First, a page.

By Owen Gleiberman
Updated November 09, 2011 at 05:00 AM EST
Darren Michaels

A Very Harold & Kumar 3D Christmas is merrily outrageous, over-the-top fun. It’s a stoner movie, an into-the-night disaster comedy, a string of sex and race jokes that play like casually tossed-off anti-PC firecrackers, an absurdly touching tale of hard-won friendship — and, wouldn’t you know it, a 3-D movie that actually works. (The objects and/or substances that come hurling out at the audience include raw eggs, traffic-construction barrels, and great thick clouds of marijuana smoke.) Harold (John Cho), a Wall Street investment banker who is now a happily married bourgeois citizen, and Kumar (Kal Penn), still a mopy slacker who builds every day around his beloved bong, have now been around for long enough that, at one point, the two actually get chided for being ”old.” The prospect of another Harold and Kumar excellent adventure sounds like a sequel that no one really needed, but the series, it turns out, isn’t just running on fumes (except, of course, for the illegal kind). This third H&K movie may be the wittiest, and liveliest, one yet.

In one sequence, our heroes find themselves in the New York City apartment of an infamously brutal Russian mobster (Elias Koteas). As one of their gawky pals attempts to deflower the mobster’s teenage daughter, cocaine dust goes flying into the air to the tune of Bing Crosby’s ”White Christmas.” A 3-year-old girl ends up high on the stuff, while Harold and Kumar, having consumed eggnog spiked with God only knows what, wind up in the middle of their very own hallucinated Claymation holiday-horror movie, complete with a giant monster snowman and a visual punchline that, were it not sculpted in clay, would probably have won the movie an NC-17. In just this one sequence, the film tweaks so many taboos, and does it with such no-big-deal aplomb, that the audience gets high too — on the whole spirit of festive naughtiness.

Did I mention that A Very Harold & Kumar 3D Christmas is also a disarmingly spirited comedy of yuletide cheer? At this point, the whole genre of megaplex Christmas comedy (Fred Claus, Four Christmases, Jingle All the Way) is an eccentric concoction indeed: The more heartless the jokes, the more we’re supposed to feel the toasty family-of-man spirit lurking on the other side of them. This one, directed by series newcomer Todd Strauss-Schulson, fuses misanthropy and sentimentality in hilariously off-kilter ways. It’s a movie in which Santa Claus literally gets shot out of the sky, but that hardly means that the film doesn’t believe in him. The tawdry/clever plot has Harold and Kumar scrambling from dusk till dawn to replace the perfect Douglas-fir Christmas tree that the two accidentally burned down (with a giant smoldering joint) in Harold’s suburban home. If they don’t find another Martha Stewart-worthy tree, then Harold is going to be persona non grata with his surly Hispanic father-in-law (a very droll Danny Trejo), who hates Koreans.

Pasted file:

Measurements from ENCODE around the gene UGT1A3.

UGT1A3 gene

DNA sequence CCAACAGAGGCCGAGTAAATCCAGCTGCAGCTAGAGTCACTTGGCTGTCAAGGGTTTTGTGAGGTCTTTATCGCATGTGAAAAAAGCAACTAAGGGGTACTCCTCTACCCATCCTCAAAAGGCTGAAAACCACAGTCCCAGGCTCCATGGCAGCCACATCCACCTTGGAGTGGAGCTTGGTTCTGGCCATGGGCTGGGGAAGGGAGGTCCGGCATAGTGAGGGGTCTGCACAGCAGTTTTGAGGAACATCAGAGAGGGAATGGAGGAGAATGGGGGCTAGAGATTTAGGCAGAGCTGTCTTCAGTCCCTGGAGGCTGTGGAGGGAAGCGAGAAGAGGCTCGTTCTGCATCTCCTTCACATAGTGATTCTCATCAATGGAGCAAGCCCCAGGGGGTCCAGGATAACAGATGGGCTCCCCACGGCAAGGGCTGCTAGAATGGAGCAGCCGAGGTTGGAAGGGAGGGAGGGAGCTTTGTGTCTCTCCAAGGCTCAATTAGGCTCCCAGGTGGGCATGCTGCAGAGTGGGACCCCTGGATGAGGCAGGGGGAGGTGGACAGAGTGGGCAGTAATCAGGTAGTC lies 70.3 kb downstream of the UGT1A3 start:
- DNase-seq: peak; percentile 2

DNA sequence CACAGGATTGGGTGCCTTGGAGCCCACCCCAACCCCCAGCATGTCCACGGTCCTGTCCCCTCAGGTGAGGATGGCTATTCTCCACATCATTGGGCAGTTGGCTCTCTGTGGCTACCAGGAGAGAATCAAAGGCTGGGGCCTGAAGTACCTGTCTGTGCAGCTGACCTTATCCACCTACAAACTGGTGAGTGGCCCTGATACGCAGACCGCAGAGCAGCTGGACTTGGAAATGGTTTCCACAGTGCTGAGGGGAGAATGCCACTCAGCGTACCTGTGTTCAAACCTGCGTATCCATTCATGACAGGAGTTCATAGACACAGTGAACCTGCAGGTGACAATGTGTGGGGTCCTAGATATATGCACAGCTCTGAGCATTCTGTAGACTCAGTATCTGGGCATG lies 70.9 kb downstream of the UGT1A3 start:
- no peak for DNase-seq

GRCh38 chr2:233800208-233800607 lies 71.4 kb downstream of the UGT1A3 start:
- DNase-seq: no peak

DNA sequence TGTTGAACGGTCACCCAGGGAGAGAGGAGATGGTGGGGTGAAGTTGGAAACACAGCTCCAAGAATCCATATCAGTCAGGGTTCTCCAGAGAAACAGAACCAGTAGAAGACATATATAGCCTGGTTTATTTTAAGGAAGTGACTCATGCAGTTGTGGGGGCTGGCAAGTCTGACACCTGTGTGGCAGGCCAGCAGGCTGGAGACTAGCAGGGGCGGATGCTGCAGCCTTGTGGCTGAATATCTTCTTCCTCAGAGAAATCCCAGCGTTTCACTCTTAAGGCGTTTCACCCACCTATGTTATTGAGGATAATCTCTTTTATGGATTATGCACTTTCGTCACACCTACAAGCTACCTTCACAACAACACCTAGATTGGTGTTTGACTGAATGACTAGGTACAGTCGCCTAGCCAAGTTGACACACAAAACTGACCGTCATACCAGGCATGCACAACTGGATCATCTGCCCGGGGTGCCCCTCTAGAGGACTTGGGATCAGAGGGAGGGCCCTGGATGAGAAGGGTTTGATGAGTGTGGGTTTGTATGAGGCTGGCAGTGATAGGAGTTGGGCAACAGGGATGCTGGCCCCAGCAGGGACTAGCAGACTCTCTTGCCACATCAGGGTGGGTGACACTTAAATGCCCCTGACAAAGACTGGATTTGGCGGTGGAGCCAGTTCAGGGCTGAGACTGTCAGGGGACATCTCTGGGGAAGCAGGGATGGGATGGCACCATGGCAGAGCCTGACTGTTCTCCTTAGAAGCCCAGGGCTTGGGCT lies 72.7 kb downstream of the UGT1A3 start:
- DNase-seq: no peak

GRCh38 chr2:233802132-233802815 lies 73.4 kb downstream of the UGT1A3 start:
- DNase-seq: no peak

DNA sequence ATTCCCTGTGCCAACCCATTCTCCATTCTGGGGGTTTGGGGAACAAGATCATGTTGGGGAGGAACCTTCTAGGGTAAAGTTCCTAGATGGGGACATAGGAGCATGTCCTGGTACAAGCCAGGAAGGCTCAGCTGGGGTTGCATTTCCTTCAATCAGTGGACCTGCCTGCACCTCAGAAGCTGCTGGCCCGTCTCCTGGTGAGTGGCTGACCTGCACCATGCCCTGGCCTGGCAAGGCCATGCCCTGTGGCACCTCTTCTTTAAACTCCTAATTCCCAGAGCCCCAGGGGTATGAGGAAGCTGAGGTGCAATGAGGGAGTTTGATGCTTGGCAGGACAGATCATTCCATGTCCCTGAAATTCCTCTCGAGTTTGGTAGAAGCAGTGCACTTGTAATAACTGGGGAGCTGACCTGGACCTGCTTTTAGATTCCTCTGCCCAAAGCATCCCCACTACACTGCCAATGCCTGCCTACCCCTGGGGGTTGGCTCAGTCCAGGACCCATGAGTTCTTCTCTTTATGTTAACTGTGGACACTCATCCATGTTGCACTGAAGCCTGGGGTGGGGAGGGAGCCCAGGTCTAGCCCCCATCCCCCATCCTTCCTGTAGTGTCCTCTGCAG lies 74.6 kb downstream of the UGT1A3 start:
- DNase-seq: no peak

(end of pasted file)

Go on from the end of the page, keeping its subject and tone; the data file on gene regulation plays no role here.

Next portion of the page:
Harold and Kumar haven’t seen each other for several years, and the movie is about their rediscovery of what their friendship means. For us, it’s all about plugging into the attitude that has always bonded them — not just the allegiance to stuff like White Castle and Wu-Tang, but the slightly hostile implacability, the absolute nonplussed cool in the face of whatever happens. They simply can’t believe all the idiots and losers that life keeps dispatching their way. Not to mention the charismatic loonies. When they run into Neil Patrick Harris again (once more playing ”himself”), they need to hide out from that mobster’s goons, and so they join the chorus line of a Christmas production number that Harris sings with a wink of high showmanship that gets the audience jazzed. And that’s just the prelude to a perversely hilarious sequence in which Harris has a grand old time tying his sexual image in the media into farcical knots. In its shaggy, pleasure-bombed, ’80s-meets-2011 way, A Very Harold & Kumar 3D Christmas is a deft and generous comedy, with ingeniously interlocking gags and even the film’s own mascot, a breakfast-making Wafflebot whose droid voice keeps saying funnier and funnier things. Who even knows where Harold and Kumar, those Everyman heroes for a post-white-boy America, can go from here, as a generation that’s come of age along with them watches as they continue to do that deeply strange, stoned-logic thing called growing up. A

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